Quinn retreated through the obstacles of bodies, but the Tarig, having taken stock of his wound and regained his purpose, abandoned caution and attacked. His sword circled and lunged. Quinn twisted away, sliding dangerously in blood slicks. Up came Ghinamid’s arm again and down, the blade cutting fabric, notching skin. The lord, however, moved slowly, as though his blood had thickened in his million-year rest. Even so, his strength was likely to last longer than Quinn’s.
In a heart-stopping moment, Quinn slipped on a patch of blood, falling to one hand. He regained his stance as Ghinamid moved swiftly in, ready to finish the business. The lord’s feet slapped into the spill of blood, spattering it over both of them.
A great shadow cut across the square. As Ghinamid looked up, Quinn lunged to the side, taking refuge in a heap of bodies. He didn’t spare a glance for what had flown over them, but far away he saw the flash of a brightship descending to the landing bay on the edge of the city.
Ghinamid’s pivot was instantaneous. He followed Quinn, closing the distance, thrusting over the barrier, snagging Quinn’s jacket, slicing it from waist to neck. He charged over the bodies, but faltered as a shadow came at his face.
Something hovered near, diving for the lord once more. Ghinamid stormed through the shadow, but now there were two shadows, fluttering and diving.
They circled and flapped around the lord’s face. More appeared, aiming for his hair and eyes. They flew silently, circling and flapping. The lord stopped in his tracks.
Staggering backward, Quinn slipped on the outflung arm of one of the bodies, and he toppled. Ghinamid was quick to notice. Turning his attention to this advantage, he moved in for the final thrust, but birds were in his face, flapping outspread wings, obscuring his sight. He shoved at them with his non-sword hand, giving Quinn time to regain his feet.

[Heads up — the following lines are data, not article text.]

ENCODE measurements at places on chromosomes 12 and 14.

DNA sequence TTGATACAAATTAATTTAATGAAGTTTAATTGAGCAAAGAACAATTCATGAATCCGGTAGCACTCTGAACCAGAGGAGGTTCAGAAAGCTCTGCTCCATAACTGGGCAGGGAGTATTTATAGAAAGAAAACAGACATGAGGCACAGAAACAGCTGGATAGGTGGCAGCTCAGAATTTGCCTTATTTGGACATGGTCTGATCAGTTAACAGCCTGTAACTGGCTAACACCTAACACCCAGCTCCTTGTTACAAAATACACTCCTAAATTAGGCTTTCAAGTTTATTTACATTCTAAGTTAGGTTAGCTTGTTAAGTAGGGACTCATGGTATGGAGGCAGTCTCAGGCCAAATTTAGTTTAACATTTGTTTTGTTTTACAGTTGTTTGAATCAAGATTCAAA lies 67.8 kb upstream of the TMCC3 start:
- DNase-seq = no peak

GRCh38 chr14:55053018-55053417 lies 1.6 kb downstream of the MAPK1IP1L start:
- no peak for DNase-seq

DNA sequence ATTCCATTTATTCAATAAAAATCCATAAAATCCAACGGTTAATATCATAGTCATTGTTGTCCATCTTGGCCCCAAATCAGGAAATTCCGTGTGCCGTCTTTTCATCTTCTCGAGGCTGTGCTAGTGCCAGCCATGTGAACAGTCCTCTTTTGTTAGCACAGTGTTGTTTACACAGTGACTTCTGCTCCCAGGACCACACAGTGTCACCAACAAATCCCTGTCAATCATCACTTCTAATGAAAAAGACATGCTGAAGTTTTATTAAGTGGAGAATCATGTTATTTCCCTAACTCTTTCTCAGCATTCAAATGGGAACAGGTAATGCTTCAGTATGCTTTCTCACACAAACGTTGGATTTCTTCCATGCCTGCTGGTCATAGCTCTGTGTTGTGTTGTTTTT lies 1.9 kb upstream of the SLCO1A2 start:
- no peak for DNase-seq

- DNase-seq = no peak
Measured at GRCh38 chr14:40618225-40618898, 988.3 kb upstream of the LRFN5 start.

As Quinn stood up, the plaza darkened. Overhead, a wedge of birds sailed in from the palatine hill. The formation circled once, then speared down at Ghinamid.
Birds. So this was Demat’s army. Another sortie of wings cruised darkly from the direction of the Magisterium. The plaza was awash with inky feathers and the eerie rustle of thousands of wings. Quinn was in the midst of a fluttering melee, but the drones were moving past him, not touching him. It was Ghinamid they wanted.
Demat had reprogrammed the birds, overcoming whatever powerful block Ghinamid might have put on them. His purging of the Tarig ranks earlier in the ebb had required secrecy, and he’d made sure the spy drones were disabled. It must have been on Demat’s orders that they had struggled mightily over the past hours to rise from their grounded state. Was it Ghinamid’s wound in the gut that had weakened his control? Or was it the work of the lords who now watched from the balconies of the hill and hoped to remain solitaires, as Demat had once hoped?
When Quinn won a clear view for a moment, he saw the lord blanketed in a rustling black cloak. The Tarig flailed his sword at the air, striking some birds, instantly replaced by others. Ghinamid staggered to and fro, his tormentors following.
The lord bellowed as his face became the focus of pecking and diving slices. He went to his knees, trying to cover his face with one hand while stubbornly gripping his useless sword in the other, stirring the black brew boiling around him. It had become a soundless battle, with the lord not daring to open his mouth and the drones mute even when cut.
Quinn came up to Lord Ghinamid. A shroud of black, pecking feathers mantled him. Ci Dehai had been right. Small adds up to large. A presence at Quinn’s side startled him. Tai appeared, slapping into Quinn’s left hand the jeweled sword that had fallen.
Standing over the kneeling Ghinamid, Quinn kicked him in the chest.
The lord yanked to face this new assault as the birds lifted from him a moment, flapping to adjust their positions. One of Ghinamid’s eyes was a ragged hole. In a surgical thrust, Quinn drove his sword into the eye. Ghinamid fell backward, toppling heavily.
Numb, Quinn stared at the Sleeping Lord’s body.
The thought came: I killed him with my left hand.
Drones still rustled over Ghinamid body. He hoped they wouldn’t turn on him, a new prey. But the birds swarmed over the body, determined that Ghinamid would remain in a permanent sleep.